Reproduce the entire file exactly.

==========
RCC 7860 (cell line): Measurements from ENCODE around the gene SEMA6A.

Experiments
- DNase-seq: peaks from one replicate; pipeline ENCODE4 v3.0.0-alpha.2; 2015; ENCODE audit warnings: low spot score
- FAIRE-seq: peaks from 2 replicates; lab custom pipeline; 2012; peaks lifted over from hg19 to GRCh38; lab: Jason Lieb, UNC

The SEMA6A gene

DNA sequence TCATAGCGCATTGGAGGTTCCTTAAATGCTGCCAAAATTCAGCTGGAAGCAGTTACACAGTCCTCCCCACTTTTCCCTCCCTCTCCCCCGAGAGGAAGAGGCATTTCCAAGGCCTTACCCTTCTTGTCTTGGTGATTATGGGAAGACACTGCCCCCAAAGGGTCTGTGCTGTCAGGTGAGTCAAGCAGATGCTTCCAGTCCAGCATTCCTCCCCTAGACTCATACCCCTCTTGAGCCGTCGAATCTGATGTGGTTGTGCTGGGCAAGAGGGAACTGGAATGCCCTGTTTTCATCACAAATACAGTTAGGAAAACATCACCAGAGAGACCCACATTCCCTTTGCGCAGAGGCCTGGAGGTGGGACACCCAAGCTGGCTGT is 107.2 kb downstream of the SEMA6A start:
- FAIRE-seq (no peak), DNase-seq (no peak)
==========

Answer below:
RCC 7860 (cell line): Measurements from ENCODE around the gene SEMA6A.

Experiments
- DNase-seq: peaks from one replicate; pipeline ENCODE4 v3.0.0-alpha.2; 2015; ENCODE audit warnings: low spot score
- FAIRE-seq: peaks from 2 replicates; lab custom pipeline; 2012; peaks lifted over from hg19 to GRCh38; lab: Jason Lieb, UNC

The SEMA6A gene

DNA sequence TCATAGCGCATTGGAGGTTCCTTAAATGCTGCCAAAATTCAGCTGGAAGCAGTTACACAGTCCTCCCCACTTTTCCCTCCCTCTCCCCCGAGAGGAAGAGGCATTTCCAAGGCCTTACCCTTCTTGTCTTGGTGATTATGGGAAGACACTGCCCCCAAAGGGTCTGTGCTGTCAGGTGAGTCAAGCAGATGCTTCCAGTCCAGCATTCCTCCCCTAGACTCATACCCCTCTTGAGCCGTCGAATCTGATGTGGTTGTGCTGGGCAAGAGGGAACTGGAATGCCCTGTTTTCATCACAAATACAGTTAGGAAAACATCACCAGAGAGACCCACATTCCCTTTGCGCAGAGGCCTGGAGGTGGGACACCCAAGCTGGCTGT is 107.2 kb downstream of the SEMA6A start:
- FAIRE-seq (no peak), DNase-seq (no peak)